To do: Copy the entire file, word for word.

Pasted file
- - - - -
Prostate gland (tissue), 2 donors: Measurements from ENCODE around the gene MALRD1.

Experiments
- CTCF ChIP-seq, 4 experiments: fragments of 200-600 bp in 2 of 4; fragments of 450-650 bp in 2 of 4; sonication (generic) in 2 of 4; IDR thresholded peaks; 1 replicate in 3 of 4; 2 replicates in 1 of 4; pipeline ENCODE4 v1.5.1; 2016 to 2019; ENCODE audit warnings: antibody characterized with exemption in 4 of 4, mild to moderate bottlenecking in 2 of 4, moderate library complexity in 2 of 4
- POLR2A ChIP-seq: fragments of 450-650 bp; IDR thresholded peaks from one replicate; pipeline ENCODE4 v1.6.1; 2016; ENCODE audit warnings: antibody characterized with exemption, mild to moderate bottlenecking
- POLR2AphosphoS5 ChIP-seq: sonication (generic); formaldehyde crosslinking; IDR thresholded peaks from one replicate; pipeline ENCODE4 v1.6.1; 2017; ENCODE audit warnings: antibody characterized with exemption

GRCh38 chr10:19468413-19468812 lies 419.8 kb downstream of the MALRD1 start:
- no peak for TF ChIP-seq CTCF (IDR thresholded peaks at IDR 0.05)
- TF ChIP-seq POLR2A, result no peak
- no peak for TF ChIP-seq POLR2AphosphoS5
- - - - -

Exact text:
Prostate gland (tissue), 2 donors: Measurements from ENCODE around the gene MALRD1.

Experiments
- CTCF ChIP-seq, 4 experiments: fragments of 200-600 bp in 2 of 4; fragments of 450-650 bp in 2 of 4; sonication (generic) in 2 of 4; IDR thresholded peaks; 1 replicate in 3 of 4; 2 replicates in 1 of 4; pipeline ENCODE4 v1.5.1; 2016 to 2019; ENCODE audit warnings: antibody characterized with exemption in 4 of 4, mild to moderate bottlenecking in 2 of 4, moderate library complexity in 2 of 4
- POLR2A ChIP-seq: fragments of 450-650 bp; IDR thresholded peaks from one replicate; pipeline ENCODE4 v1.6.1; 2016; ENCODE audit warnings: antibody characterized with exemption, mild to moderate bottlenecking
- POLR2AphosphoS5 ChIP-seq: sonication (generic); formaldehyde crosslinking; IDR thresholded peaks from one replicate; pipeline ENCODE4 v1.6.1; 2017; ENCODE audit warnings: antibody characterized with exemption

GRCh38 chr10:19468413-19468812 lies 419.8 kb downstream of the MALRD1 start:
- no peak for TF ChIP-seq CTCF (IDR thresholded peaks at IDR 0.05)
- TF ChIP-seq POLR2A, result no peak
- no peak for TF ChIP-seq POLR2AphosphoS5